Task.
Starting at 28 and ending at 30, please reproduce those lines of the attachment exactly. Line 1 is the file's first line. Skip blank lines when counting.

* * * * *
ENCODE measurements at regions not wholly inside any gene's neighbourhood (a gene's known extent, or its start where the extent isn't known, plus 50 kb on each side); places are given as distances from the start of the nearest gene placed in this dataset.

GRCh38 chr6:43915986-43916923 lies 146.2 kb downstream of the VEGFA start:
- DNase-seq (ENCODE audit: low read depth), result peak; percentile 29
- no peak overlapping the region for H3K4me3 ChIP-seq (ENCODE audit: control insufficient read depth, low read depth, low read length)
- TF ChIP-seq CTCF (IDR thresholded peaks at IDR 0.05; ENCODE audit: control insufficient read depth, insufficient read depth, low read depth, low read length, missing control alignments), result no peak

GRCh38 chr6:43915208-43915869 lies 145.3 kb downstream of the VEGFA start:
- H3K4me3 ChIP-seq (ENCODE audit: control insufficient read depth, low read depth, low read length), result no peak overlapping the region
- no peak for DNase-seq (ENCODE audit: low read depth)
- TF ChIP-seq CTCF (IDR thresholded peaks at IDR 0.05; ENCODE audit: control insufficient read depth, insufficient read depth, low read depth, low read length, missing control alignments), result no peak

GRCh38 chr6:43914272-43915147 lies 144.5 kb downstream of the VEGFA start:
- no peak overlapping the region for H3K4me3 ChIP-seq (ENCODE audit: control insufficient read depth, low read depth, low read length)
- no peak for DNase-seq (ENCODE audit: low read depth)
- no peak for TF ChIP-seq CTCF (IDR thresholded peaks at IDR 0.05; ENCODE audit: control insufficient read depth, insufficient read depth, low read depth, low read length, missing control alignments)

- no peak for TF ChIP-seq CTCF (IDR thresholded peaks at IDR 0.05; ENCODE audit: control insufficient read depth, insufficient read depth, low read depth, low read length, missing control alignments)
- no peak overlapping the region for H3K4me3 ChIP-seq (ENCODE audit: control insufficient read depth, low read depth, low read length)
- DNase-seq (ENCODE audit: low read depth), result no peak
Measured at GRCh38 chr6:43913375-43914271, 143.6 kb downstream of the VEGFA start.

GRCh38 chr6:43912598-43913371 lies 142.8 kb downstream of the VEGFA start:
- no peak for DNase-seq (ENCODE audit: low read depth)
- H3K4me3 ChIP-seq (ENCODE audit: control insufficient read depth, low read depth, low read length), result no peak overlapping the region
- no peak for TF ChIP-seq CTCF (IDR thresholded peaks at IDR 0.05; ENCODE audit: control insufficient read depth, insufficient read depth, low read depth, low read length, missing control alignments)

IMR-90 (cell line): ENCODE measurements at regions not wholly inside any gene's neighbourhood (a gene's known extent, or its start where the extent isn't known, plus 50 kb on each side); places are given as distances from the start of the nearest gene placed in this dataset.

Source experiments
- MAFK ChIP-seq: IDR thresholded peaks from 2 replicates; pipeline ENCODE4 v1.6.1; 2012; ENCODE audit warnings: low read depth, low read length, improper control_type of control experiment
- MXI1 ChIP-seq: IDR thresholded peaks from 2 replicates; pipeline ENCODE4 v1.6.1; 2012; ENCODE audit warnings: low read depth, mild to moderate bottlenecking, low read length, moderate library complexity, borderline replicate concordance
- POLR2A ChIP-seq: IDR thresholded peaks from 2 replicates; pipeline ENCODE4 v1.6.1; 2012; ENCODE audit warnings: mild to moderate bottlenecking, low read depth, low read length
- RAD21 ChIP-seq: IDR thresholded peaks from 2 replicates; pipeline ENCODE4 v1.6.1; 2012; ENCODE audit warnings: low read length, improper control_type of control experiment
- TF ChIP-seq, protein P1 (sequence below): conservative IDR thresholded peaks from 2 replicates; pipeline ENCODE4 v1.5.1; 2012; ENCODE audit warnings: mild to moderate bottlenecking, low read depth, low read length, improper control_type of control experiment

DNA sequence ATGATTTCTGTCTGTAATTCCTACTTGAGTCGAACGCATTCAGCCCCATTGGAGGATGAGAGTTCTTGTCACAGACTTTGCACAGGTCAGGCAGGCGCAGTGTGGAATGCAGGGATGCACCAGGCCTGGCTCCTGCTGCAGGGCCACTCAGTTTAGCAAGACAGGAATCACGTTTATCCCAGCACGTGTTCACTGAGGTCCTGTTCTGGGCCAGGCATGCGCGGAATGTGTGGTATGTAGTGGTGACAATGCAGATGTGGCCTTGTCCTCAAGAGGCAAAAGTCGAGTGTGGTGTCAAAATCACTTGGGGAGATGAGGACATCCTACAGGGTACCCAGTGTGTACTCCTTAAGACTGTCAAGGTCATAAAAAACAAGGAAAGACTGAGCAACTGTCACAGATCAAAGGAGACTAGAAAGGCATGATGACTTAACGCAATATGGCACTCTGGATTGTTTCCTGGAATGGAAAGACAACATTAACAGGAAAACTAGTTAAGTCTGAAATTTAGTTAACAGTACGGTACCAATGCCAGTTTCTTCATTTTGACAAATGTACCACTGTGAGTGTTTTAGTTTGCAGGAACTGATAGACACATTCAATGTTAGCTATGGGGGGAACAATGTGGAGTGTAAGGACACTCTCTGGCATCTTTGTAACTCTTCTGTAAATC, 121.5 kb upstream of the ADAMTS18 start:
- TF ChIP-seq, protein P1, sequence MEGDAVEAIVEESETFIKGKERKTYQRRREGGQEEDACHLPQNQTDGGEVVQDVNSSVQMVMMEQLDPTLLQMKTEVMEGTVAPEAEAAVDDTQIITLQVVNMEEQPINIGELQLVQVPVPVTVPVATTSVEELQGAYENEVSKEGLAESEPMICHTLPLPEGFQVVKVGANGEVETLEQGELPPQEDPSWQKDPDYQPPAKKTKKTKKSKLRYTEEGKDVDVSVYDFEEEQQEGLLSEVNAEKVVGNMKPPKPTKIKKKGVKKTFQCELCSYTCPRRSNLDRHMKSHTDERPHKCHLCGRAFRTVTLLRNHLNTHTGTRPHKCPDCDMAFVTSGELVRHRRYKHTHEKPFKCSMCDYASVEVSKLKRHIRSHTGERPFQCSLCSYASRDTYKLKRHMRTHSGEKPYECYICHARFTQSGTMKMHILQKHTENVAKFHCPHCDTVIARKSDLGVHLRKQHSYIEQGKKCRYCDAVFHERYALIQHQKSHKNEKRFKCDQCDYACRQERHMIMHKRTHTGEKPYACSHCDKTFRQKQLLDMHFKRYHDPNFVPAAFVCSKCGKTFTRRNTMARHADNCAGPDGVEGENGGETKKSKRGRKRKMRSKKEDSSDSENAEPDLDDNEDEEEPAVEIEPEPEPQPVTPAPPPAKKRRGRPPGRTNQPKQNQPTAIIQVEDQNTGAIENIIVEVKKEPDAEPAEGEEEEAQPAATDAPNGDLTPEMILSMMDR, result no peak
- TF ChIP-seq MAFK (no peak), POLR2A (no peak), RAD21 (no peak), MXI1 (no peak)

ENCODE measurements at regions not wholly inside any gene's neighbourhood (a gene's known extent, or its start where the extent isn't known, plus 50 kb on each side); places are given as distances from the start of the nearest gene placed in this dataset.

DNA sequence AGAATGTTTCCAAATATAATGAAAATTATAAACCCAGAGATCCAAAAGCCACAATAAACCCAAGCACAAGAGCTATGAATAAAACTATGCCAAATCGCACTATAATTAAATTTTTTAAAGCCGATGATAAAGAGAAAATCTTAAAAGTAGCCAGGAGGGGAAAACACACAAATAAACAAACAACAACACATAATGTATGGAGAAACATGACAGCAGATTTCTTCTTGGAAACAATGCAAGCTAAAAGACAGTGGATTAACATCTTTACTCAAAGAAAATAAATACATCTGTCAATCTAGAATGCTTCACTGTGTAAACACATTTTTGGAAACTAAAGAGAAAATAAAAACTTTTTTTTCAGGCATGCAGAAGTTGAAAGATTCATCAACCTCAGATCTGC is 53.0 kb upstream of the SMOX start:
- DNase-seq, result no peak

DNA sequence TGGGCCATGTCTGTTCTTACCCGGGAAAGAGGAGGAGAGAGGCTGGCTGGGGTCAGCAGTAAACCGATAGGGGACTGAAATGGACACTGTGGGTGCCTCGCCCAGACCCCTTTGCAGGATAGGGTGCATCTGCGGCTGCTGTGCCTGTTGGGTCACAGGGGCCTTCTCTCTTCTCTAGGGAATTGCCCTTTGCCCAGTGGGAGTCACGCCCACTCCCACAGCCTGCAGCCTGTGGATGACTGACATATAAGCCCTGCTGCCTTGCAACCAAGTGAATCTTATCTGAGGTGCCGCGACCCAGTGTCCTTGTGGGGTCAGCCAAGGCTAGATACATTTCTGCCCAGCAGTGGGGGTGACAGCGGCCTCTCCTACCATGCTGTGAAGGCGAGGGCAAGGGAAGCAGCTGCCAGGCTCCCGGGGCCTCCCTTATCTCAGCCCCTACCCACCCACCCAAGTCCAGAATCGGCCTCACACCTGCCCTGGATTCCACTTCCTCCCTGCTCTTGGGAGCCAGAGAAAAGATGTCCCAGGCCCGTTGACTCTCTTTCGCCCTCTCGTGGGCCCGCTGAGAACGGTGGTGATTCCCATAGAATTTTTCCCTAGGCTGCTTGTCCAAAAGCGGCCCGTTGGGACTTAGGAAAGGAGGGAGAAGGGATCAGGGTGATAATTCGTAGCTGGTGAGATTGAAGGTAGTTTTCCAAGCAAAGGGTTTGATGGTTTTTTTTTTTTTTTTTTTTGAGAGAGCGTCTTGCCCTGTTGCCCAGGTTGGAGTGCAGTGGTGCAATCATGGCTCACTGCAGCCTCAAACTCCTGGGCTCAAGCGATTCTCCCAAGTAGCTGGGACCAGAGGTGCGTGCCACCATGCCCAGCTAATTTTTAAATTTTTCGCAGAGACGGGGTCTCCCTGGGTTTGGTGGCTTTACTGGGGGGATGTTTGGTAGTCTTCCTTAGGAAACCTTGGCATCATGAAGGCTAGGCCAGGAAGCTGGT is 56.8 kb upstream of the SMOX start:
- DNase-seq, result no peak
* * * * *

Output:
- TF ChIP-seq, protein P1 (sequence below): conservative IDR thresholded peaks from 2 replicates; pipeline ENCODE4 v1.5.1; 2012; ENCODE audit warnings: mild to moderate bottlenecking, low read depth, low read length, improper control_type of control experiment

DNA sequence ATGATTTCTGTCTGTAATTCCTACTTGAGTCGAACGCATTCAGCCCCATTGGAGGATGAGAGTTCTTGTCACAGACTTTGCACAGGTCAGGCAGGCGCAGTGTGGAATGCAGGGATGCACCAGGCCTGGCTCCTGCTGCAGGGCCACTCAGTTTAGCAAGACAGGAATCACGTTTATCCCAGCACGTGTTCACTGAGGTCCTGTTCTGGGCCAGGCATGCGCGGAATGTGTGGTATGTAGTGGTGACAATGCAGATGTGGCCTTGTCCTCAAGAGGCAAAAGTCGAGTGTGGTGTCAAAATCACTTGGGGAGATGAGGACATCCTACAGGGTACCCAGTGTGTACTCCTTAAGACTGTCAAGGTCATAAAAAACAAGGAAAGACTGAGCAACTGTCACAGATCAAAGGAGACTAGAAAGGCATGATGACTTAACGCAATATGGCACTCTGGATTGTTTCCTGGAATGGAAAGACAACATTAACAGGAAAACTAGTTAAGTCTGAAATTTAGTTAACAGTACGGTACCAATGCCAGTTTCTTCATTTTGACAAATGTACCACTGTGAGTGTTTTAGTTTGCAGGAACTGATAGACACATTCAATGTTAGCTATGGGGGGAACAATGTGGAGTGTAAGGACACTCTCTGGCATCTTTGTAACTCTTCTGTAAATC, 121.5 kb upstream of the ADAMTS18 start:
- TF ChIP-seq, protein P1, sequence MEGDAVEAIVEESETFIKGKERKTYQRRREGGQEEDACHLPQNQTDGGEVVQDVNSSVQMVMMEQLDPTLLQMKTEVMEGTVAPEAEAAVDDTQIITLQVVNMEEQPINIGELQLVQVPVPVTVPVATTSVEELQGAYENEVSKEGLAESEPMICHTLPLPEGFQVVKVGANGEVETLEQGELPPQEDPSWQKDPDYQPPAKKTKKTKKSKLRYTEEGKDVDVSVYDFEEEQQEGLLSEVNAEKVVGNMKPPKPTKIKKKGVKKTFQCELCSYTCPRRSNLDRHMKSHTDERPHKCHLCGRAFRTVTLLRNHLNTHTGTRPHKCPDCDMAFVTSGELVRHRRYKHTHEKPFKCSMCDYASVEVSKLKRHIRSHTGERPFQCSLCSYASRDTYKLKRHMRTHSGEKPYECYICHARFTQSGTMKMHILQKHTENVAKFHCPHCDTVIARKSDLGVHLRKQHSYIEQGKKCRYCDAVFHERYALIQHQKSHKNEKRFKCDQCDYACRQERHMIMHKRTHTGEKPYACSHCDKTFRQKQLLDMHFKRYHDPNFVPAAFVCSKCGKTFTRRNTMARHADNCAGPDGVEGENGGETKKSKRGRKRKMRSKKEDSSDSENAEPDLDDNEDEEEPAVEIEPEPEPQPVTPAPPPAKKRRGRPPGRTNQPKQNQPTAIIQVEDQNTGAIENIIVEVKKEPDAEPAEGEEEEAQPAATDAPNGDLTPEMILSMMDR, result no peak